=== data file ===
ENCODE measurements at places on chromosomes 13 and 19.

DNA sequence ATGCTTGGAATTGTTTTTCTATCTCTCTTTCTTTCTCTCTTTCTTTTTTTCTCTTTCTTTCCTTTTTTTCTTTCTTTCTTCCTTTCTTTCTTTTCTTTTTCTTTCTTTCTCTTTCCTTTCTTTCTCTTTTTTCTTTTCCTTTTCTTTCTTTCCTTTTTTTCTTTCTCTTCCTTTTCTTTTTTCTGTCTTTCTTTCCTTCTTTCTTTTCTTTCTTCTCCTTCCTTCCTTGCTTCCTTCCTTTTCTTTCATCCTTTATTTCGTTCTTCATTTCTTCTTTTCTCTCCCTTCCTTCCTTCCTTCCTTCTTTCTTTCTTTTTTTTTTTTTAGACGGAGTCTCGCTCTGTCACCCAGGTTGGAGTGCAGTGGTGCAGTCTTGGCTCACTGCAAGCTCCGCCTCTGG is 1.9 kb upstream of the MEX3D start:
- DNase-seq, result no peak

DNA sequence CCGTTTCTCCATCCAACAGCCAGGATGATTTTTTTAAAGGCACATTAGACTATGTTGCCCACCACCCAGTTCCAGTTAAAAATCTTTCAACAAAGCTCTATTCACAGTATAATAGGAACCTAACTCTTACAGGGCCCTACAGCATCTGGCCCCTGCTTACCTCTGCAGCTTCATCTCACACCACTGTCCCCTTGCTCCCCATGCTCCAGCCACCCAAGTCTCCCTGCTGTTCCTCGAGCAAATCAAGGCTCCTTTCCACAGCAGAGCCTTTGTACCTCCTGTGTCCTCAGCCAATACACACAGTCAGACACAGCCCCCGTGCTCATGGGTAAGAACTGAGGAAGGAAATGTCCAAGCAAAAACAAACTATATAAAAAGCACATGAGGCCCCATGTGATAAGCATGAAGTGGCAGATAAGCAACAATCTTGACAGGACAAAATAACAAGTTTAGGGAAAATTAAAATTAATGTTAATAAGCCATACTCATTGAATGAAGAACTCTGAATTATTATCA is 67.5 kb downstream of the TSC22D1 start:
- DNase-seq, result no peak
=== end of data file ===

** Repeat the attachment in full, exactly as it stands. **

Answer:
ENCODE measurements at places on chromosomes 13 and 19.

DNA sequence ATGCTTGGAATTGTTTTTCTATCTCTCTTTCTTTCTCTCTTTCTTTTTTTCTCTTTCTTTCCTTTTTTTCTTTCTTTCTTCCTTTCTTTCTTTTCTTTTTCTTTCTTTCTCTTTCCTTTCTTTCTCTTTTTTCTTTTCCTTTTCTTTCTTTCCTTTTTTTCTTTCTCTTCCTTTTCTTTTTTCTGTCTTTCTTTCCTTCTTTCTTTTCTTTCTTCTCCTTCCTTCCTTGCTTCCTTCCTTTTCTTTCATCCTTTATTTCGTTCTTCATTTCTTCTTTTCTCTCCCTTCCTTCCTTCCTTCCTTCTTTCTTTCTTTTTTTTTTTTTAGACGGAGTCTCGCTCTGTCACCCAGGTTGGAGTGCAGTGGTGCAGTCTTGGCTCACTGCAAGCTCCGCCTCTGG is 1.9 kb upstream of the MEX3D start:
- DNase-seq, result no peak

DNA sequence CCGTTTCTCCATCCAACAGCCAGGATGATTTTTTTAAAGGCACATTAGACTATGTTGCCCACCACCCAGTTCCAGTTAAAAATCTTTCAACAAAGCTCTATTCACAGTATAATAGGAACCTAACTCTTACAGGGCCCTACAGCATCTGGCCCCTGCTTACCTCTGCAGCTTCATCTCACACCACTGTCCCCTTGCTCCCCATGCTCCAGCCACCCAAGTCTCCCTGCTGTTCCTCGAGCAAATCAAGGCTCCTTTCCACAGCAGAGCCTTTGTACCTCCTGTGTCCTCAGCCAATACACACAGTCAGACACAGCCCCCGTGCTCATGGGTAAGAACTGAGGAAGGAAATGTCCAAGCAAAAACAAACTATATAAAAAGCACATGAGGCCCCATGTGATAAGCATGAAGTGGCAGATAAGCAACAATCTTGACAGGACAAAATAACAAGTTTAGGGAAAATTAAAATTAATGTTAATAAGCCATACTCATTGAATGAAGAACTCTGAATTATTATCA is 67.5 kb downstream of the TSC22D1 start:
- DNase-seq, result no peak